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      Connected | March 13, 2019

      Placing Ourselves

      Frank Redner

      Written by

      Frank Redner


      “Where are you from?” Whether asked in earnest, to make small talk, or even to fill an awkward silence, this common question pervades our daily lives.

      It gets at the core of our identities. Answering it can require some mental acrobatics. Do I go by what my birth certificate says? Do I respond with my favorite home or the one I’ve lived in longest? What makes a place a home? What does the asker really want to know?

      As a Native American, the answer is riddled with thorns. In the United States, centuries of forced removal of Native Americans from their ancestral territories create layers of painful answers to this seemingly simple question. Though different people consider different things, the answers we give to this question form the bedrock of our world view and help to give us a sense of direction.

      SR. Kim Rushing, Sally with camera (c. 1998). Gelatin silver print. Collection of Sally Mann. Image © R. Kim Rushing.

      It is fitting then that my first project at PEM as a Long-term Native American Mellon Fellow was with the exhibition Sally Mann: A Thousand Crossings, a collaboration between PEM and the National Gallery of Art in Washington D.C.

      SR. Kim Rushing, Sally with camera (c. 1998). Gelatin silver print. Collection of Sally Mann. Image © R. Kim Rushing.

      The exhibition explored answers to Sally Mann’s question: “where are you from?” To try to answer this herself on the international tour of the exhibition, she takes the form of analog photographs depicting landscapes of the American South, her family and historic sites. Deeply tied to the natural and social environment of her upbringing in Virginia, she framed her experiences with images that were simultaneously drawn from personal lived experiences and fictional extensions of it. However, despite the emotional depth of her own experience, Mann’s was only a single experience of the American South.

      Sally Mann (American, born 1951) On the Maury, 1992

      American history is complex and fraught with traumatic events, injustice, and enduring impacts. As part of the interpretation of the exhibit, we wanted to include voices from those who saw and felt things from a different point of view. The question for the team was, how do we make room for others to answer this vital question about home?

      Sally Mann (American, born 1951) On the Maury, 1992, gelatin silver print, Private collection. Image © Sally Mann.

      The team drew inspiration from Story Corps, a non-profit organization that records stories of Americans from all walks of life. Story Corps is devoted to documenting the many layers of experiences in America, inviting people from all walks of life. Such a unifying mission goes hand-in-hand with PEM’s goal of helping people broaden their views and connect with new experiences.

      We installed a Listening Lounge at the end of the exhibition where visitors could listen to stories told by fellow visitors and others who recorded stories of the American South with Story Corps. We also installed a Recording Booth where visitors could share a meaningful experience or story.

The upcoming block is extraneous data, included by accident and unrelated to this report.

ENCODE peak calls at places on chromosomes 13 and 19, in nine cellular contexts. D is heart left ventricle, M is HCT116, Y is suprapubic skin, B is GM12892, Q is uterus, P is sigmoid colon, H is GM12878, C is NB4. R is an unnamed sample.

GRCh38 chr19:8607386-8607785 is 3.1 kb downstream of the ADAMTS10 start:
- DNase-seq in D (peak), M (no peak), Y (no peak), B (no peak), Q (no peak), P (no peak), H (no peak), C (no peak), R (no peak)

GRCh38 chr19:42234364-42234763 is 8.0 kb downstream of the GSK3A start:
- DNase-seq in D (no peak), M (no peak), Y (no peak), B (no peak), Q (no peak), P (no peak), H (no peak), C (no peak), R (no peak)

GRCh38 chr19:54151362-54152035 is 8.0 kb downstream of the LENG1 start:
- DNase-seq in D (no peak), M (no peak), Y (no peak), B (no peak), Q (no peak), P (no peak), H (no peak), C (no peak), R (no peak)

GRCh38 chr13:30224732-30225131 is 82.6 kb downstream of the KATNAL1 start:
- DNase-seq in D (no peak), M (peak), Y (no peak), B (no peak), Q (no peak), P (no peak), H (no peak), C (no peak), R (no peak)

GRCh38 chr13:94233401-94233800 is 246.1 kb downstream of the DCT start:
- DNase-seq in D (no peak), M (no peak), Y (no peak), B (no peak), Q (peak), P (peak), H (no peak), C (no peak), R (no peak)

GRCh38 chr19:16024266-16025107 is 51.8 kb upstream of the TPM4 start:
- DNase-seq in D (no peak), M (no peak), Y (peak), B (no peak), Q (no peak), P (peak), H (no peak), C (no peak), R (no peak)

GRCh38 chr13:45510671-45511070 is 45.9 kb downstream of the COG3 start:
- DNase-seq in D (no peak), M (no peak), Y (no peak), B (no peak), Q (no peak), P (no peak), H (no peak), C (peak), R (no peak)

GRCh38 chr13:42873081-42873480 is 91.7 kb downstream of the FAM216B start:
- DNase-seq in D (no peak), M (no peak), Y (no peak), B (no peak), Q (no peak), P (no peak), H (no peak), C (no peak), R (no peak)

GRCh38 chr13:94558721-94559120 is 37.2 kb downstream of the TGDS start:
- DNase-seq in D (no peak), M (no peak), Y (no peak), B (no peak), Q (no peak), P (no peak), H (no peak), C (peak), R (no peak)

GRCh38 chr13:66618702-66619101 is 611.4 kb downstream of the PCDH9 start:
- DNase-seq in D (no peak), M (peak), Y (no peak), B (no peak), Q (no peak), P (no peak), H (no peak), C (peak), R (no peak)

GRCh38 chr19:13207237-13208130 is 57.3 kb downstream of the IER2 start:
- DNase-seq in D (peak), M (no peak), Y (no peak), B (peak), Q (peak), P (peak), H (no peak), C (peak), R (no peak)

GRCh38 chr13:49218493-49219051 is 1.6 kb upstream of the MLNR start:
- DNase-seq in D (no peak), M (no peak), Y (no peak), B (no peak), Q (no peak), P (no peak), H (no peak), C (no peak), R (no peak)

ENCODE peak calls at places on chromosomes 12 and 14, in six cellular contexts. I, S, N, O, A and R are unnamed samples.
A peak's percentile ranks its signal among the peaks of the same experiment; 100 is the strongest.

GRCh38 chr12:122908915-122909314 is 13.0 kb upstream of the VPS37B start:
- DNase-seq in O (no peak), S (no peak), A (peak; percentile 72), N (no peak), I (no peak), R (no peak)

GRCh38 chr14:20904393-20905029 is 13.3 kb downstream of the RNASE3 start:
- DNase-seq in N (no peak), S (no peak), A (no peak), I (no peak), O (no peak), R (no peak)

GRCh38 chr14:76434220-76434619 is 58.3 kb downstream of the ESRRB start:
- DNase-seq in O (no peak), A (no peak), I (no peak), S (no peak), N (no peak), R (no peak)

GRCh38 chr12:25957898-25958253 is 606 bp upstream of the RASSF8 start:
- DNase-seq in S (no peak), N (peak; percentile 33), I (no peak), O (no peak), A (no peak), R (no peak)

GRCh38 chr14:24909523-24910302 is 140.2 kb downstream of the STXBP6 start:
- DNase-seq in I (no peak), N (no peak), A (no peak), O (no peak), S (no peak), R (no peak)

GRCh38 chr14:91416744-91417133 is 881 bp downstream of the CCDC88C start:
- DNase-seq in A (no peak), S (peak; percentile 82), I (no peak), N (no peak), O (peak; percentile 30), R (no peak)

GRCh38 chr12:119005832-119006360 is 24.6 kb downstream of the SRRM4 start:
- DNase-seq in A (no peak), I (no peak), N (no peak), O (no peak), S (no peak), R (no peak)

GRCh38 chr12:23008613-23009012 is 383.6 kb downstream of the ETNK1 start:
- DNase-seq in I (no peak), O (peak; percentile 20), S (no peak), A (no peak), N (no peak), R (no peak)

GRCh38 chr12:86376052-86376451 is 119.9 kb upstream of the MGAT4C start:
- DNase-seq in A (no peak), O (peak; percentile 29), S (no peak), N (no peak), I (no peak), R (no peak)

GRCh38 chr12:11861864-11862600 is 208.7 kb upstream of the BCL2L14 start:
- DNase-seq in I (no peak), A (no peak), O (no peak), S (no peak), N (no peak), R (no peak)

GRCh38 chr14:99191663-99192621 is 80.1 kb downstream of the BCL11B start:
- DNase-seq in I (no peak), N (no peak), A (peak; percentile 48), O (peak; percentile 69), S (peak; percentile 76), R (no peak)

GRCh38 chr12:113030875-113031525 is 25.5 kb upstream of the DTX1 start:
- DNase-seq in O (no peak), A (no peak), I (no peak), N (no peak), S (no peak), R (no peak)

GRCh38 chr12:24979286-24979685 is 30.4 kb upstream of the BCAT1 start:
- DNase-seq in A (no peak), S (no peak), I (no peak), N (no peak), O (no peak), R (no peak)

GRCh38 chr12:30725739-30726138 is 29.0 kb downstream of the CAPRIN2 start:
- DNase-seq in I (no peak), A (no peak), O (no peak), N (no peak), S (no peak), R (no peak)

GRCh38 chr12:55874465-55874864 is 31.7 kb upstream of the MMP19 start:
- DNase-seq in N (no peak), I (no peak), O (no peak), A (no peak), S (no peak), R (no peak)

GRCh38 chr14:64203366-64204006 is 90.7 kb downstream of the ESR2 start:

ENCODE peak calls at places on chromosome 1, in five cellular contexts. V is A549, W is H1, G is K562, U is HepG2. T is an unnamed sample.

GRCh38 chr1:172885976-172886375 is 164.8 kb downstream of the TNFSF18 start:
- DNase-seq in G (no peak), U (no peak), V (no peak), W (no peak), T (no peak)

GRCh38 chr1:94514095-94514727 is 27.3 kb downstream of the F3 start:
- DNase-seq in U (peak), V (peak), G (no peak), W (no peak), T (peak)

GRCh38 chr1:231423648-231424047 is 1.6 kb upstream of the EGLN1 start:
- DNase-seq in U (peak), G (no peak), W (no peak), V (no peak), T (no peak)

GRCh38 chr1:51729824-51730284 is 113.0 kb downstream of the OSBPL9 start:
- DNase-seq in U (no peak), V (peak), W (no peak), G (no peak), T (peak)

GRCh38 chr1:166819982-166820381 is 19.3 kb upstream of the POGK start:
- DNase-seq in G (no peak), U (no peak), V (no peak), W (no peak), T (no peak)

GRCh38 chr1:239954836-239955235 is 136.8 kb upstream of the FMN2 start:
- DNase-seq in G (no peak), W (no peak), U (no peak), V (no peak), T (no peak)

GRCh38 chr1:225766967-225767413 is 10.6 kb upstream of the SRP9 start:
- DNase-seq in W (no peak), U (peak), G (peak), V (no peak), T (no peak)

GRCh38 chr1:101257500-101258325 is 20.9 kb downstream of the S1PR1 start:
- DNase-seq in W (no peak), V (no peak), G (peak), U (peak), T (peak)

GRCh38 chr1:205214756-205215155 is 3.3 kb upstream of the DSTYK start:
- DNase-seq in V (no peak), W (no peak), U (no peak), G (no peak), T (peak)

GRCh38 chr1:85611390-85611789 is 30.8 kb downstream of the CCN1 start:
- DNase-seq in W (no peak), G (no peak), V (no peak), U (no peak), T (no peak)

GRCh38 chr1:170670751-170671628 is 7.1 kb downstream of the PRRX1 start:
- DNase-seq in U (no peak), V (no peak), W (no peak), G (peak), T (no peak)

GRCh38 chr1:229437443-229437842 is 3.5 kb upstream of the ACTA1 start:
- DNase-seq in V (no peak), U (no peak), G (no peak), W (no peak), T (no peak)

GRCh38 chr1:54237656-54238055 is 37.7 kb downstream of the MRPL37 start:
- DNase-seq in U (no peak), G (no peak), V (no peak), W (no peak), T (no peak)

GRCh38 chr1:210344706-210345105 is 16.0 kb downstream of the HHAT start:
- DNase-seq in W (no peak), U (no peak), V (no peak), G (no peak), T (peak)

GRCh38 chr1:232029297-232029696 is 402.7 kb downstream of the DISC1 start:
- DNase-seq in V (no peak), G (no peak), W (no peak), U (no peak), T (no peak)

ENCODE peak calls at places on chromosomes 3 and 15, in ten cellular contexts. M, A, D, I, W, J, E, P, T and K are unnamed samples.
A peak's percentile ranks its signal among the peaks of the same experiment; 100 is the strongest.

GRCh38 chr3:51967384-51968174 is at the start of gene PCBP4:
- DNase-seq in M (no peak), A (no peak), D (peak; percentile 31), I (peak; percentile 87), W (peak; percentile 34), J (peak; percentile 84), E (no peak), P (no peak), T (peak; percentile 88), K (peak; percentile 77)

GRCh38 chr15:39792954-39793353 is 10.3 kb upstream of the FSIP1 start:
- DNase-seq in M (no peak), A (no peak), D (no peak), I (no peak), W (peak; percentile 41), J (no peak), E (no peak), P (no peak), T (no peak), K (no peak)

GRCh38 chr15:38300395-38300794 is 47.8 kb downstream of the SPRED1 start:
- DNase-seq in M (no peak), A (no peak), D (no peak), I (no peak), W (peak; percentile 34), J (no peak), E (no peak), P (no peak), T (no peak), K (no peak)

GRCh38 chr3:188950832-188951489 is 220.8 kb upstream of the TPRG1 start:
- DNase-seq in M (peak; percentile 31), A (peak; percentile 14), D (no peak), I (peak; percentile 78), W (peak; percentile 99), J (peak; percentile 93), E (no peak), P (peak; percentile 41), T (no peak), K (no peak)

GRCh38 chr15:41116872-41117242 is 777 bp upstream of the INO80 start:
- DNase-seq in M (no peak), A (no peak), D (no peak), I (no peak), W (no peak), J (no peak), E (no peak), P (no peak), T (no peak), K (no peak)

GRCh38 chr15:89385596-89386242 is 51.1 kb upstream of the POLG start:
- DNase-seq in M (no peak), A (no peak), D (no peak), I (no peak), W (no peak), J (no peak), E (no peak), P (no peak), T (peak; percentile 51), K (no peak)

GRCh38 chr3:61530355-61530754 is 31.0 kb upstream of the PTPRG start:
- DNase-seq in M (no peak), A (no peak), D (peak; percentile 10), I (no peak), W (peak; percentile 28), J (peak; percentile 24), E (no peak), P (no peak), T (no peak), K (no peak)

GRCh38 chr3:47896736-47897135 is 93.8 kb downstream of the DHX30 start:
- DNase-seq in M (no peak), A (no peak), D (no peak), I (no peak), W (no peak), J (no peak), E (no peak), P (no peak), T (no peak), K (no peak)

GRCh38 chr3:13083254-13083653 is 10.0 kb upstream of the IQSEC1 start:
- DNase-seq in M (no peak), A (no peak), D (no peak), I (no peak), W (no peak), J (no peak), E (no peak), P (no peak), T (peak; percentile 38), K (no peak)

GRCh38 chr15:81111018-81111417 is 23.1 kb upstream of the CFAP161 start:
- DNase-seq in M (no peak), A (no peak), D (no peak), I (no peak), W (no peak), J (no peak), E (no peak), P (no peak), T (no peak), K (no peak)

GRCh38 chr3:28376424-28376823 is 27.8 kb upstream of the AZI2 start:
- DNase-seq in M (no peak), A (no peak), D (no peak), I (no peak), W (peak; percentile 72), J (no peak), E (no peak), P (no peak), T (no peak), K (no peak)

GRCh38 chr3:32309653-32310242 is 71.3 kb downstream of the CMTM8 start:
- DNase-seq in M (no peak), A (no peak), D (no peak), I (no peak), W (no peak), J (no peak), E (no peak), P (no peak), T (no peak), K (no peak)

sally mann exhibition

      sally mann exhibition

      From these stories, Interpretation fleshed out the recording booth and we composed the following questions and prompts for our storytellers:

      Describe a place that holds meaning for you.

      What do you remember most about that place?

      How has that place changed?

      How has your experience of that place affected who you are today?

      Over the course of the exhibit, I listened to 327 visitor submissions, all five minutes and under. Of those, about 70% of storytellers at PEM followed the activity prompts in earnest. This demonstrated that the exhibition’s themes resonated and inspired them to think more about their lives in terms of place and origin.

      We had a lot of traction with participants ages 0-7, 8-12, and 18-24. Younger audiences in elementary and middle school shared about the places where they are currently creating memories and meaning: classrooms, new neighborhoods, treasured family retreats and more. Guardians and accompanying adults responded in tandem and sometimes returned to record on their own. Some talked about their distant childhood, some about facing the innumerable challenges of growing up in racially segregated America and its present day manifestations. Still others talked about a beloved family cabin, new homes, or quiet moments in grandma’s backyard. They covered a vast spectrum of emotions: fear, regret, joy, nostalgia, wistfulness, love, camaraderie, rivalry, triumph and many others.

      It became clear to me that these were moments in their lives that they had revisited many times. Many asked out loud, "What does home mean?" and their answers fruitfully diverged. With our simple prompts, visitors felt open to sharing with a total stranger. Their gestures of openness and vulnerability have inspired me in my work, underscoring the value of opening up space for others to occupy with confidence and honesty.

      Whether our goal is moving and learning from painful memories, forgetting them altogether, or creating new ones, the answer to “where are you from?” helps to determine where we are going next.

      Sally Mann: A thousand Crossings is traveling and will be exhibited at the following venues:

      The Museum of Fine Arts, Houston, March 3–May 27, 2019

      Jeu de Paume, Paris, June 17–September 22, 2019

      High Museum of Art, Atlanta, October 19, 2019–January 12, 2020

      Keep exploring

      Past Exhibition

      Sally Mann: A Thousand Crossings

      June 30, 2018 to September 23, 2018

      Sally Mann: A Thousand Crossings


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